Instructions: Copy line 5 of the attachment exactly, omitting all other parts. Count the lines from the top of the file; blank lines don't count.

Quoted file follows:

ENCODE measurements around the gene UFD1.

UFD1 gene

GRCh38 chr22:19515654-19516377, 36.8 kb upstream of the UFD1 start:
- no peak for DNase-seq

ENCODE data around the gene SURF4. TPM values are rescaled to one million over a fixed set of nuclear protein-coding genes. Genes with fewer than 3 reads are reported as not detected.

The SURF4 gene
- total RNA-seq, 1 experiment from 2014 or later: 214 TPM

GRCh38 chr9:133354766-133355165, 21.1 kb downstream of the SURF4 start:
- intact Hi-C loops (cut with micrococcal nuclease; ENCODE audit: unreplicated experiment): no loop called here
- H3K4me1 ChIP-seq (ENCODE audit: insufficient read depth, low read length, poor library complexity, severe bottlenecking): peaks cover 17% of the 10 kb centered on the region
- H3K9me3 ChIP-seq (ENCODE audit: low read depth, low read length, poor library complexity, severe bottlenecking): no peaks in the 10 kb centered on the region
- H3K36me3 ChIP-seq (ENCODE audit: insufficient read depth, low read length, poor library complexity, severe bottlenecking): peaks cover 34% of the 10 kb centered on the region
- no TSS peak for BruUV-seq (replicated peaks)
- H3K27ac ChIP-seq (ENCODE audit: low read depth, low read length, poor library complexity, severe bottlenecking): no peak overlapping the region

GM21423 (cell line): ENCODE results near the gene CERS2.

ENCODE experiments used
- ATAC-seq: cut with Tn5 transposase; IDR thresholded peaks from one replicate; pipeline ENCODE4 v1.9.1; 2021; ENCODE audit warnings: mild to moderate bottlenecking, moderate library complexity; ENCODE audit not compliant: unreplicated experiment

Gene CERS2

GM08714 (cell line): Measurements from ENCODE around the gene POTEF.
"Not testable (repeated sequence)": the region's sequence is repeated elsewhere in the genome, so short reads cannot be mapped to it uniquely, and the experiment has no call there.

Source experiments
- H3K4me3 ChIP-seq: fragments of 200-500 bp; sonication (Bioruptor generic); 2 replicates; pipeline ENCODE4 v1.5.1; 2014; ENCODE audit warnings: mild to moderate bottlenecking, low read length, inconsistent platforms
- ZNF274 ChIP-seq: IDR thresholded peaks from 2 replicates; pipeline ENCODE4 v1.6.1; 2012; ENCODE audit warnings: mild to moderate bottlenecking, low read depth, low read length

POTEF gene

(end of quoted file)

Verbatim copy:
ENCODE data around the gene SURF4. TPM values are rescaled to one million over a fixed set of nuclear protein-coding genes. Genes with fewer than 3 reads are reported as not detected.